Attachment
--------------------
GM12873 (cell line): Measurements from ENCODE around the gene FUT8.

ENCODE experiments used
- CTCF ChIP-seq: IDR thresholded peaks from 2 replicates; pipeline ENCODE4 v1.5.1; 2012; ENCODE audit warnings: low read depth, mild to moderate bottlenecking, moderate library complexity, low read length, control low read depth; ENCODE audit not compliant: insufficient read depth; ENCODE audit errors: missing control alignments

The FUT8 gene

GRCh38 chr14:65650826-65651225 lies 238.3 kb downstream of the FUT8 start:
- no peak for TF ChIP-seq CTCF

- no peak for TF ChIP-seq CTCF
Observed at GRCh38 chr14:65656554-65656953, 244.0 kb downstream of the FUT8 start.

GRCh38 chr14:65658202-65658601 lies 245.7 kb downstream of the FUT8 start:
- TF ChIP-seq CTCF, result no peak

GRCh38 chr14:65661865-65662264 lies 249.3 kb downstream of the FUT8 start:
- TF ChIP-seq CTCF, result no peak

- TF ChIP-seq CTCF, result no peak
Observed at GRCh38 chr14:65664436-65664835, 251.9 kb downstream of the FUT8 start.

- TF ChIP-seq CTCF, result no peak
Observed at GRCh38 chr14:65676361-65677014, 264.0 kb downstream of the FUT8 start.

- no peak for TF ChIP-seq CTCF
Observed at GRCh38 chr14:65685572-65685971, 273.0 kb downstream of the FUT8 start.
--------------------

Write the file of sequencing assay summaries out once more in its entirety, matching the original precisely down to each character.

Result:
GM12873 (cell line): Measurements from ENCODE around the gene FUT8.

ENCODE experiments used
- CTCF ChIP-seq: IDR thresholded peaks from 2 replicates; pipeline ENCODE4 v1.5.1; 2012; ENCODE audit warnings: low read depth, mild to moderate bottlenecking, moderate library complexity, low read length, control low read depth; ENCODE audit not compliant: insufficient read depth; ENCODE audit errors: missing control alignments

The FUT8 gene

GRCh38 chr14:65650826-65651225 lies 238.3 kb downstream of the FUT8 start:
- no peak for TF ChIP-seq CTCF

- no peak for TF ChIP-seq CTCF
Observed at GRCh38 chr14:65656554-65656953, 244.0 kb downstream of the FUT8 start.

GRCh38 chr14:65658202-65658601 lies 245.7 kb downstream of the FUT8 start:
- TF ChIP-seq CTCF, result no peak

GRCh38 chr14:65661865-65662264 lies 249.3 kb downstream of the FUT8 start:
- TF ChIP-seq CTCF, result no peak

- TF ChIP-seq CTCF, result no peak
Observed at GRCh38 chr14:65664436-65664835, 251.9 kb downstream of the FUT8 start.

- TF ChIP-seq CTCF, result no peak
Observed at GRCh38 chr14:65676361-65677014, 264.0 kb downstream of the FUT8 start.

- no peak for TF ChIP-seq CTCF
Observed at GRCh38 chr14:65685572-65685971, 273.0 kb downstream of the FUT8 start.